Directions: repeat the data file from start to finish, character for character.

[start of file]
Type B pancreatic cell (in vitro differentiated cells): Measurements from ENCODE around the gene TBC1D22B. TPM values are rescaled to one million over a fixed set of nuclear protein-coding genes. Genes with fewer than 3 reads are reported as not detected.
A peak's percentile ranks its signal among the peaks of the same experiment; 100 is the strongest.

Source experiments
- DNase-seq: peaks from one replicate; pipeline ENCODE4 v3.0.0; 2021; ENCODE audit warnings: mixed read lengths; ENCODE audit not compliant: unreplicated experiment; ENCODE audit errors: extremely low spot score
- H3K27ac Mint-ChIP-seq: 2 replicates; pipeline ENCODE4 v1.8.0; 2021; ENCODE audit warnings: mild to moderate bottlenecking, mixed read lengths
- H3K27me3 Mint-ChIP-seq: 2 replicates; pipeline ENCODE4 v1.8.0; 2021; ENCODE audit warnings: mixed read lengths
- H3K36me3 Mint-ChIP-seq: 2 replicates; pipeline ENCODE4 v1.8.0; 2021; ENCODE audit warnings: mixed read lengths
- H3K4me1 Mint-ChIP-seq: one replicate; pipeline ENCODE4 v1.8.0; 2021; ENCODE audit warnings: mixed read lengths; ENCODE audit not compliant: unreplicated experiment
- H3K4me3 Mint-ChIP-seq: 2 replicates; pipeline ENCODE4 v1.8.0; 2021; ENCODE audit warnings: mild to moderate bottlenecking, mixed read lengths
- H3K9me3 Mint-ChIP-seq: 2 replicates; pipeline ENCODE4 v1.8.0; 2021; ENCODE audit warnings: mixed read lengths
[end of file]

Type B pancreatic cell (in vitro differentiated cells): Measurements from ENCODE around the gene TBC1D22B. TPM values are rescaled to one million over a fixed set of nuclear protein-coding genes. Genes with fewer than 3 reads are reported as not detected.
A peak's percentile ranks its signal among the peaks of the same experiment; 100 is the strongest.

Source experiments
- DNase-seq: peaks from one replicate; pipeline ENCODE4 v3.0.0; 2021; ENCODE audit warnings: mixed read lengths; ENCODE audit not compliant: unreplicated experiment; ENCODE audit errors: extremely low spot score
- H3K27ac Mint-ChIP-seq: 2 replicates; pipeline ENCODE4 v1.8.0; 2021; ENCODE audit warnings: mild to moderate bottlenecking, mixed read lengths
- H3K27me3 Mint-ChIP-seq: 2 replicates; pipeline ENCODE4 v1.8.0; 2021; ENCODE audit warnings: mixed read lengths
- H3K36me3 Mint-ChIP-seq: 2 replicates; pipeline ENCODE4 v1.8.0; 2021; ENCODE audit warnings: mixed read lengths
- H3K4me1 Mint-ChIP-seq: one replicate; pipeline ENCODE4 v1.8.0; 2021; ENCODE audit warnings: mixed read lengths; ENCODE audit not compliant: unreplicated experiment
- H3K4me3 Mint-ChIP-seq: 2 replicates; pipeline ENCODE4 v1.8.0; 2021; ENCODE audit warnings: mild to moderate bottlenecking, mixed read lengths
- H3K9me3 Mint-ChIP-seq: 2 replicates; pipeline ENCODE4 v1.8.0; 2021; ENCODE audit warnings: mixed read lengths